Naturally there was discussion abut whether it was fair for this young man with adult talents to compete against "normal" seventh-graders. A few weeks later the attention moved on to an eighth grader who stood 6'8" tall in the Philadelphia area, and he dwarfed is teammates also. His name is Horace Spencer, and he dominates on the court as well.
|Horace Spencer, center, and teammates|
Earlier this year, the country was introduced to the tallest youngster ever to play high school ball in the United States. His name is Mamadou Ndiaye, not to be confused with 7' tall Mamadou N'Diaye (b. 1975) from Senegal who played college ball for Auburn in the late 1990s, played professional basketball in the NBA for a few years, and eventually moved on to lesser paying basketball leagues. This Mamadou, also from Senegal, stands 7'5". Yes, that's right. He is five inches taller than the previous Mamadou and nine inches taller than Horace Spencer (and a year older than the latter also). You can see Mamadou II in action here.
All of these young men present a dilemma for teammates, coaches, opposition players, and fans. How do you deal with someone with such clearly superior God-given height and ability? If someone is clearly so much better, is it just a given that opponents have to suck it up and know they are destined to lose against the superior skill?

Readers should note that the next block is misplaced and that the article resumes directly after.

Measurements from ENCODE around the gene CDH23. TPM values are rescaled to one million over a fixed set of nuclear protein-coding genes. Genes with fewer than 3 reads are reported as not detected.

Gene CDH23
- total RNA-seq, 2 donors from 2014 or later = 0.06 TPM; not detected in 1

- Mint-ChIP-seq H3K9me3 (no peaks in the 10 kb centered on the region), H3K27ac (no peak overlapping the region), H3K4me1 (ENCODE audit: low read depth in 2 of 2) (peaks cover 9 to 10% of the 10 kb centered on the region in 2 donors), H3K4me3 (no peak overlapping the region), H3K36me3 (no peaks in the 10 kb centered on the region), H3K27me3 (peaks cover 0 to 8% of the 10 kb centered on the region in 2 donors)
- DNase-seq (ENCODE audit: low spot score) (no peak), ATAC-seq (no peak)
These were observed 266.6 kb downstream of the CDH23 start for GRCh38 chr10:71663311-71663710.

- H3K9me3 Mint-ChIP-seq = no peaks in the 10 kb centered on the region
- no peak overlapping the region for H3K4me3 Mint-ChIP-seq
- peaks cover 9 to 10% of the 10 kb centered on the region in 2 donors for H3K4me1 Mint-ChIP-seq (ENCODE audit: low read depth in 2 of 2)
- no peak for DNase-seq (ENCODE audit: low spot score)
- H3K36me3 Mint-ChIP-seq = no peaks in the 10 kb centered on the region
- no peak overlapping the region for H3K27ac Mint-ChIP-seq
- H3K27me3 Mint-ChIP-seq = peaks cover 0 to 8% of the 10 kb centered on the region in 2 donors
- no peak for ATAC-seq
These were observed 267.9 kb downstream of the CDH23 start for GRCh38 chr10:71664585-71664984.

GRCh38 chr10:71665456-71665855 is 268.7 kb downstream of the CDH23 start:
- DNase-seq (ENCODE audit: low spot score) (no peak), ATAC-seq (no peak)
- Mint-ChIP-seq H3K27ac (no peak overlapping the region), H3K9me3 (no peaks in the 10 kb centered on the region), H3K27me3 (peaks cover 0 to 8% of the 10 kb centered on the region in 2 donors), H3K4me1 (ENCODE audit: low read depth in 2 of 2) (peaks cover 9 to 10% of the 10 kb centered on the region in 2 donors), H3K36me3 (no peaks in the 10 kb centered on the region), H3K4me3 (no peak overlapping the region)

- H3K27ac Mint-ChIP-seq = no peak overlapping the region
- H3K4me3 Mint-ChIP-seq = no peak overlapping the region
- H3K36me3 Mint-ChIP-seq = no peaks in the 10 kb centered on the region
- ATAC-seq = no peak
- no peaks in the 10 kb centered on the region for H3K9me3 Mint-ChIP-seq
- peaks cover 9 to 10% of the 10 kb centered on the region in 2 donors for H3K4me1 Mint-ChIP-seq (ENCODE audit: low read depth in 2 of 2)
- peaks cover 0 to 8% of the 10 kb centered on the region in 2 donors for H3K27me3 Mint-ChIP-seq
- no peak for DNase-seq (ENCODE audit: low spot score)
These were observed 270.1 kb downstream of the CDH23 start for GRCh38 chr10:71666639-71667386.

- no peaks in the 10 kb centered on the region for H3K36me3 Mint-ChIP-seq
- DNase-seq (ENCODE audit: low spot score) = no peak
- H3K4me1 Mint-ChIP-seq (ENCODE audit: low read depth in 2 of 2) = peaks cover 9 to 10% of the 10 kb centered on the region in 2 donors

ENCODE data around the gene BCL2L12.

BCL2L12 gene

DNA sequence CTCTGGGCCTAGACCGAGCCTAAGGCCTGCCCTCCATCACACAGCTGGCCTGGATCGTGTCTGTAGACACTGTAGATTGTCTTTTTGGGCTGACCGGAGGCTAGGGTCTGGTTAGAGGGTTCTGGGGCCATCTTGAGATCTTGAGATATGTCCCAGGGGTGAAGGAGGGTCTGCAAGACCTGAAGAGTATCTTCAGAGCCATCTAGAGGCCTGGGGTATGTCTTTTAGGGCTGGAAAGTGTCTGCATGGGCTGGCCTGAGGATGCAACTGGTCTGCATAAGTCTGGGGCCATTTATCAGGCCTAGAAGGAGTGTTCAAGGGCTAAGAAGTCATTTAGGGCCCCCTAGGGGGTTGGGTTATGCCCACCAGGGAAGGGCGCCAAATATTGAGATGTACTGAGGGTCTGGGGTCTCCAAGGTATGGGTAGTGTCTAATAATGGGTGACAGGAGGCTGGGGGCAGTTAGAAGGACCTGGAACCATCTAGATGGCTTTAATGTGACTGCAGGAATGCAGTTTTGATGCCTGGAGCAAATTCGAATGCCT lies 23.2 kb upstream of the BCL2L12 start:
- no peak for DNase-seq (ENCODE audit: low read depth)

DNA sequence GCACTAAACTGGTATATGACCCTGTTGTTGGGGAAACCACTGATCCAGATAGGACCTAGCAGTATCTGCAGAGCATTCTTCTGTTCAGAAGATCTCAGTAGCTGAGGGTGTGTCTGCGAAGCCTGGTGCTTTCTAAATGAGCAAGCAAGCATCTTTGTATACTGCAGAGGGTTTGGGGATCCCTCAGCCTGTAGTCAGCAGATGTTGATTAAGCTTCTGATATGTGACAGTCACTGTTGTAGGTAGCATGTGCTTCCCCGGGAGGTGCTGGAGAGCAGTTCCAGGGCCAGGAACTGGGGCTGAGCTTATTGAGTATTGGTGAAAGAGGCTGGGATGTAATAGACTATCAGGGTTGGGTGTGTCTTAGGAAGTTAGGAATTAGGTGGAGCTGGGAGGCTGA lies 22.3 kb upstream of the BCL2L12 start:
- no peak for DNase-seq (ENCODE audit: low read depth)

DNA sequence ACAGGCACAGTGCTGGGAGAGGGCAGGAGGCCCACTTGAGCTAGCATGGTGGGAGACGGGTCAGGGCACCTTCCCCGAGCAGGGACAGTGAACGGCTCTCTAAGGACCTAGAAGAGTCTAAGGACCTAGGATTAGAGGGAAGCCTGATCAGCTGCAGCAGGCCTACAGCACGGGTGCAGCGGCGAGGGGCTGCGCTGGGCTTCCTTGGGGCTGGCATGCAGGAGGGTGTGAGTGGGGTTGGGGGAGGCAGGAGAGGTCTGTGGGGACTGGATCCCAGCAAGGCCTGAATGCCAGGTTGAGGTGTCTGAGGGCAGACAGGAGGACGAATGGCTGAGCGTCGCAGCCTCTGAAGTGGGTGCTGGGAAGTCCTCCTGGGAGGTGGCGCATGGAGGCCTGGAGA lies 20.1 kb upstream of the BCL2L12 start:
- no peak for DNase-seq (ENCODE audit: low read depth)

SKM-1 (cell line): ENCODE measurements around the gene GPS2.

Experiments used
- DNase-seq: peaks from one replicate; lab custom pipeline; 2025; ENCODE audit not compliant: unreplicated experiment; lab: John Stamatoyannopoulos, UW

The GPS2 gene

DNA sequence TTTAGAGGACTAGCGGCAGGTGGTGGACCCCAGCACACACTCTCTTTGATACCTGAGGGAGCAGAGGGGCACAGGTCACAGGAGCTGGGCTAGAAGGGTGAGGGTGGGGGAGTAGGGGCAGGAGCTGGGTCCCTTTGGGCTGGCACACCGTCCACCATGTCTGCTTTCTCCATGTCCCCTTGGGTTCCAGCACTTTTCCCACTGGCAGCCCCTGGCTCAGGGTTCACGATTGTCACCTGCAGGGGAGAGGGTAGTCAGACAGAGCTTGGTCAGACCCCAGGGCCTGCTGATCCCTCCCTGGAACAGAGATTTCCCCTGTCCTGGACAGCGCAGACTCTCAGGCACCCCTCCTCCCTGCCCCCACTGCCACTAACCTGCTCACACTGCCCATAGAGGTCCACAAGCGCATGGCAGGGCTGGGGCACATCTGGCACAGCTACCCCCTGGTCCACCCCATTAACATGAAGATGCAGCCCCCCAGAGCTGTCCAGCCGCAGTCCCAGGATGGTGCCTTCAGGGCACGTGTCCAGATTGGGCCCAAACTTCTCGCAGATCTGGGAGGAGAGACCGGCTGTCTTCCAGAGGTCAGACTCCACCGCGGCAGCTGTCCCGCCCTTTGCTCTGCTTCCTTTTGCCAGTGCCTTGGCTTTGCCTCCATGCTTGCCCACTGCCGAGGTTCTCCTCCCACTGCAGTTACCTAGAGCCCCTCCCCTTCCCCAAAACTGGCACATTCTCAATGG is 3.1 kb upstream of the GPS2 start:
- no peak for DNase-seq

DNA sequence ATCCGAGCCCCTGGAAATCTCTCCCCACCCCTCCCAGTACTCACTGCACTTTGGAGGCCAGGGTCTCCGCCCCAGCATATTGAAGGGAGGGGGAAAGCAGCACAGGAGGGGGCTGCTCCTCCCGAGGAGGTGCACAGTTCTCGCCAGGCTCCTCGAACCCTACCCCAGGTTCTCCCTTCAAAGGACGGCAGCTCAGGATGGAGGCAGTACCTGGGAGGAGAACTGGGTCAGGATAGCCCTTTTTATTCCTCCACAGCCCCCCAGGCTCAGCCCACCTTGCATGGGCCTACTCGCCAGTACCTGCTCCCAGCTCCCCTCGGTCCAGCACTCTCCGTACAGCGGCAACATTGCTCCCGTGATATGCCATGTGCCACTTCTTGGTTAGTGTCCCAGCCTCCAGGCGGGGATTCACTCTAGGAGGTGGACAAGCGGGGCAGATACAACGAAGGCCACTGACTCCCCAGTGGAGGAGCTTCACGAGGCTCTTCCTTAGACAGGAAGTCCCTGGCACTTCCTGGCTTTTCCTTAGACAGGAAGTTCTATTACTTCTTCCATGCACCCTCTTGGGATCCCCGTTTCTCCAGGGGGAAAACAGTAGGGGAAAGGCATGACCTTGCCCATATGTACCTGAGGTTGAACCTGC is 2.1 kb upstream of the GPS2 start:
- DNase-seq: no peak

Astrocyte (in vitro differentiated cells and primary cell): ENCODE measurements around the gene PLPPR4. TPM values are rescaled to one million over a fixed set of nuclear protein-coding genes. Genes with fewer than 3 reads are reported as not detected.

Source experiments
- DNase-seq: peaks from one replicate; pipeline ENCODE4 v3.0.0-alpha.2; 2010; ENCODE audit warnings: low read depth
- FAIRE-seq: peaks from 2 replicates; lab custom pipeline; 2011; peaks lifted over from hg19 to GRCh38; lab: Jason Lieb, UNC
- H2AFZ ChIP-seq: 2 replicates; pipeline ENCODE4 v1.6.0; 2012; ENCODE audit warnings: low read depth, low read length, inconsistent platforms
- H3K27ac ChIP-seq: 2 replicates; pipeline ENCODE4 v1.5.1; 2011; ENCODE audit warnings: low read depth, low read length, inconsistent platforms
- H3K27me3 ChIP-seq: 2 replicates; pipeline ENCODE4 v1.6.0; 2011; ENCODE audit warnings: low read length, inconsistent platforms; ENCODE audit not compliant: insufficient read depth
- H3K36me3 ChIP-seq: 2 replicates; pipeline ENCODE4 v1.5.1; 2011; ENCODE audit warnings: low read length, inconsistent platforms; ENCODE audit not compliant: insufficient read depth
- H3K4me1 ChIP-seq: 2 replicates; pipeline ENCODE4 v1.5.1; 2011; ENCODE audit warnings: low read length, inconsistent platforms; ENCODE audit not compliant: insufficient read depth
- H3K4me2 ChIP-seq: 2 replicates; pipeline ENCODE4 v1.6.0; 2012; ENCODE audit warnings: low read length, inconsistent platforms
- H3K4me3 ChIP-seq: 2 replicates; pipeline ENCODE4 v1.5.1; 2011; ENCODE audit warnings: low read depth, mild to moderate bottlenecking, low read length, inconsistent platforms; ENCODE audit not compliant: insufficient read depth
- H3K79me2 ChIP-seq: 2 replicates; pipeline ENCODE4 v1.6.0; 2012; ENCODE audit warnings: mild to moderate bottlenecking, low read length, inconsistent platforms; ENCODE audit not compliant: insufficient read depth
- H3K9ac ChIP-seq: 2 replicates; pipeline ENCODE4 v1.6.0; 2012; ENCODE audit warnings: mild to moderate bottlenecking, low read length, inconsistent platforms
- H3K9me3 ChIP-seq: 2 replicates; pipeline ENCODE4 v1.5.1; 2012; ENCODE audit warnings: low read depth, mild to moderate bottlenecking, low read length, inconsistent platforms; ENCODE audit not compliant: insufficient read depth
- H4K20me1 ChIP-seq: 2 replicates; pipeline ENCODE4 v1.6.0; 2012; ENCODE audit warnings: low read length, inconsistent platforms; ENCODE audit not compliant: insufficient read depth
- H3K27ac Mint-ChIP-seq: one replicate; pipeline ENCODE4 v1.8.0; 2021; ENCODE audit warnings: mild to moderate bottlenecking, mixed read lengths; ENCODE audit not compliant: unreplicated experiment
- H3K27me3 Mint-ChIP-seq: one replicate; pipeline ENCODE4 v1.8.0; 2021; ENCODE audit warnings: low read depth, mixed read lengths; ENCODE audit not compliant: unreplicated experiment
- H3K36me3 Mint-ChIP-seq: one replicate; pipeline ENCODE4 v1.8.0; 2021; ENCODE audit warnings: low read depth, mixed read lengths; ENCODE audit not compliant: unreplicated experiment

There are no easy answers. Indeed, a 12-year-old would-be peewee league football player named Elijah Earnhart was told in August of this year he could not play in the Dallas peewee league because, at 6'1" and 300 lbs, he was more than double the weight maximum of 135 lbs for seventh grade students. Naturally, no one wants other participating children to be hurt because of the superior size of a player, and this is more true in football than basketball since football is involves more contact than basketball. But there is no doubt that basketball can result in injuries to players when the disparity in size is great.
Two ESPN radio talking-heads were suspended this month for calling Ludwig an "it" during a broadcast. I suppose they thought it was funny. And some of their listener probably thought the same. But to laugh at someone who has been through such a mental, emotional and physical struggle is to show that you do not understand the big picture.Naturally, the controversy centers on whether this whole arrangement is "fair" to other teams since this man-turned-woman has a height and strength advantage on other players in the league. But she is also MY age and my husband's age, and I can assure you that neither of us is in any position to take on athletes half our age. Not many of us our age would be.
I do not know the "answer" when it comes to deciding whether this is "fair" or not, but I believe that Ms. Ludwig only wants to be "normal," meaning that she wants to be who her mind and her heart and her physical awareness tell her that she is, and to interact with others and to participate in activities that "normal" people do. This is one case where I wish her the best.